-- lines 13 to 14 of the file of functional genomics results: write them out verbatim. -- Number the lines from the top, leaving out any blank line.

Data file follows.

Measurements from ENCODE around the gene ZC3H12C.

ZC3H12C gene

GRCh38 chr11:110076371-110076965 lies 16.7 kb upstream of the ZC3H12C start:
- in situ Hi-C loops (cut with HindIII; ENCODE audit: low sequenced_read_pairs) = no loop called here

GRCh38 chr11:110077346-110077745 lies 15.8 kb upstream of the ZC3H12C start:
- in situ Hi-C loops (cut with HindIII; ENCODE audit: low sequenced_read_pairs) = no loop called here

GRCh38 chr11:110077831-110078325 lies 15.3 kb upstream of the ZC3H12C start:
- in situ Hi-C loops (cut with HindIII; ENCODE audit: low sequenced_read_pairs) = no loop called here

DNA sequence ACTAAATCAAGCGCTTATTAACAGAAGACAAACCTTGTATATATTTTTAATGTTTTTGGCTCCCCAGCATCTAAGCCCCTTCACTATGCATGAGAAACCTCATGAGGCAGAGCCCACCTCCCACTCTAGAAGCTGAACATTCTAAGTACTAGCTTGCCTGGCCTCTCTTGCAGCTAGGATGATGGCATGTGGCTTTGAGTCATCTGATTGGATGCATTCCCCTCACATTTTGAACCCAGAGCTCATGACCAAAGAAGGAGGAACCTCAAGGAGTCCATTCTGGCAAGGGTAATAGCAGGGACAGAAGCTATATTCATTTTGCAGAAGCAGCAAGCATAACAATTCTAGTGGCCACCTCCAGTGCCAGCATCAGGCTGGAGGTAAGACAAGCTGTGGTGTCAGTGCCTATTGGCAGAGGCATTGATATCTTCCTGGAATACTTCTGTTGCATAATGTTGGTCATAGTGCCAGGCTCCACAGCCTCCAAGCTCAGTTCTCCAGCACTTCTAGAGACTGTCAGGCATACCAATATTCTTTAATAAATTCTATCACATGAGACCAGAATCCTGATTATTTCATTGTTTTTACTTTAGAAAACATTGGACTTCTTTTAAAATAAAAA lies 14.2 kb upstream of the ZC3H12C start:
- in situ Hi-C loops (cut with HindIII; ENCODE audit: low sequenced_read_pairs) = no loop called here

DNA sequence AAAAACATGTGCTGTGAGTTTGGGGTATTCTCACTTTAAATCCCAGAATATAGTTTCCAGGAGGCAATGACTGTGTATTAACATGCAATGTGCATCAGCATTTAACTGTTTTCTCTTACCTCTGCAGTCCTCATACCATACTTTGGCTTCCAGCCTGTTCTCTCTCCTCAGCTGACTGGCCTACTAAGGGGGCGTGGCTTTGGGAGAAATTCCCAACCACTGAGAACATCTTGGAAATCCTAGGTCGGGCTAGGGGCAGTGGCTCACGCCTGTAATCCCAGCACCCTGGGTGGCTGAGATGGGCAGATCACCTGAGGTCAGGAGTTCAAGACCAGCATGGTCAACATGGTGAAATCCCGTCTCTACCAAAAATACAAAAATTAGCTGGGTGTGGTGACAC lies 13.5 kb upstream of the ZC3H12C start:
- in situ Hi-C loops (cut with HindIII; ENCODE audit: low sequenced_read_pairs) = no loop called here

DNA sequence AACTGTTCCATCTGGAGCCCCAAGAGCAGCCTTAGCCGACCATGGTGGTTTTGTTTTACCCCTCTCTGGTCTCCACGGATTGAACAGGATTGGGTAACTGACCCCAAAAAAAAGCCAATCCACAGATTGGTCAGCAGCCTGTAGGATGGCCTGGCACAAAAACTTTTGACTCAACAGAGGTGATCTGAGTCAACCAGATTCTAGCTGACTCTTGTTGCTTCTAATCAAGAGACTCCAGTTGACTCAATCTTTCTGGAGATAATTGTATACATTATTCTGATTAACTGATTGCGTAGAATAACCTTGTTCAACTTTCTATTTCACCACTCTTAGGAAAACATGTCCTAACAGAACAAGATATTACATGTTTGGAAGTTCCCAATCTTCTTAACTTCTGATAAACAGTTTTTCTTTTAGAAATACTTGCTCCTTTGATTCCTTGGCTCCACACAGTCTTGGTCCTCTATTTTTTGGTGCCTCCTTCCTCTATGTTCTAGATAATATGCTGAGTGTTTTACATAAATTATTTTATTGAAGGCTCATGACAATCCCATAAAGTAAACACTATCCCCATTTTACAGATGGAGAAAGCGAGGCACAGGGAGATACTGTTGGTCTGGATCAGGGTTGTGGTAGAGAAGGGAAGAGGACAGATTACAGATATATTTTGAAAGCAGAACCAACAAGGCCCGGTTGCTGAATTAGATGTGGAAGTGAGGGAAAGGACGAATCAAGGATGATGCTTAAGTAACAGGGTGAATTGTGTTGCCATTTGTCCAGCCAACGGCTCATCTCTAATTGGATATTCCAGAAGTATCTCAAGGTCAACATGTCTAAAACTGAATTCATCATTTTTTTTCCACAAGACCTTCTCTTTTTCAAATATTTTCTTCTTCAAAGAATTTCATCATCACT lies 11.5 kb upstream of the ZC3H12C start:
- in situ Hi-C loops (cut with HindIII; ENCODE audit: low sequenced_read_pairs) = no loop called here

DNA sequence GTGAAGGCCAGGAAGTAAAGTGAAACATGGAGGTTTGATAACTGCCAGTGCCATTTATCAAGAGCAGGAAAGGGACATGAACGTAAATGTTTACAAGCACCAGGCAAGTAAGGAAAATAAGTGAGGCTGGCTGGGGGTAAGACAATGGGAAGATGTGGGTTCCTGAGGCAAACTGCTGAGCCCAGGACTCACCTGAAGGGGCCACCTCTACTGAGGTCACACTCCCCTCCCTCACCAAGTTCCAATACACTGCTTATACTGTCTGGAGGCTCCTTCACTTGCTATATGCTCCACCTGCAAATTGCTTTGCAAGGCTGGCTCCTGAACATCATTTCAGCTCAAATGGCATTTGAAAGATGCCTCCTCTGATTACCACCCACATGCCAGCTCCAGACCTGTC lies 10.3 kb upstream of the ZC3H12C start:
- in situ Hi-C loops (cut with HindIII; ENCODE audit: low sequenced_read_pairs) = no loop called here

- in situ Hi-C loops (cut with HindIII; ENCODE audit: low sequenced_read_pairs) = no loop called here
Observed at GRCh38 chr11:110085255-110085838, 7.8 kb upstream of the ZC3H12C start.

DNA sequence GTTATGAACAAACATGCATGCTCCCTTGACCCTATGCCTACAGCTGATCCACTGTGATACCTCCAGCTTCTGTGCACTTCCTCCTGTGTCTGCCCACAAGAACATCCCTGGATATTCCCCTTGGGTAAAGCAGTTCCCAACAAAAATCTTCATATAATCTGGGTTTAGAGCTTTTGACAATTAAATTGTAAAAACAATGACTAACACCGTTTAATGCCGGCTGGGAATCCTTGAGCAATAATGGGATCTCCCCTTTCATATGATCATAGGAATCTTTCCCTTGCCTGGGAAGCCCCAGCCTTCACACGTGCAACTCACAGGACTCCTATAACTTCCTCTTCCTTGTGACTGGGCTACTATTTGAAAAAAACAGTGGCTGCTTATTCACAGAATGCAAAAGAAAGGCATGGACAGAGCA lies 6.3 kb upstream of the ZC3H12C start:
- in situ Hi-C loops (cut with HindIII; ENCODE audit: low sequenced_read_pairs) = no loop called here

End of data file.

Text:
DNA sequence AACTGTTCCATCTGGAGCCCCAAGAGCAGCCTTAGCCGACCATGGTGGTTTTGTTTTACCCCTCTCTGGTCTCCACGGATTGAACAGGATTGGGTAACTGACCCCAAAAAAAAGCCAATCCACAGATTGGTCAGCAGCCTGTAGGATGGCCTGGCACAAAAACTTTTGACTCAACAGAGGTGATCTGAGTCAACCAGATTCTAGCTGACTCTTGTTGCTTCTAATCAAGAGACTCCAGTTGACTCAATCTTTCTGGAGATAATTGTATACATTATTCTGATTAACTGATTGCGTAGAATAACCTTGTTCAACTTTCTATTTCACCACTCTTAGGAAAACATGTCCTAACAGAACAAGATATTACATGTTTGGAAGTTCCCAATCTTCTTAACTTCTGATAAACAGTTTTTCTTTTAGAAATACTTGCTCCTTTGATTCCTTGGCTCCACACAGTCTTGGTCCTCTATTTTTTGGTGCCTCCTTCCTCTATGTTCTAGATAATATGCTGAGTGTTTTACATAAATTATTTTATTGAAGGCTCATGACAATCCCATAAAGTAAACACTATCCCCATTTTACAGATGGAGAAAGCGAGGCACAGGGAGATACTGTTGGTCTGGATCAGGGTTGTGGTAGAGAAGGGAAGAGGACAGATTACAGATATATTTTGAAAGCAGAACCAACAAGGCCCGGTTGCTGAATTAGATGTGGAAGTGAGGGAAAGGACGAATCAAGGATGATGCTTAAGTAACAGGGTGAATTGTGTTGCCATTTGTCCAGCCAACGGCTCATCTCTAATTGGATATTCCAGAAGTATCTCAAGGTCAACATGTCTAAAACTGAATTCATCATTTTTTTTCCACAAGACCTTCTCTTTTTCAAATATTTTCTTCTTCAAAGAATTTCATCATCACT lies 11.5 kb upstream of the ZC3H12C start:
- in situ Hi-C loops (cut with HindIII; ENCODE audit: low sequenced_read_pairs) = no loop called here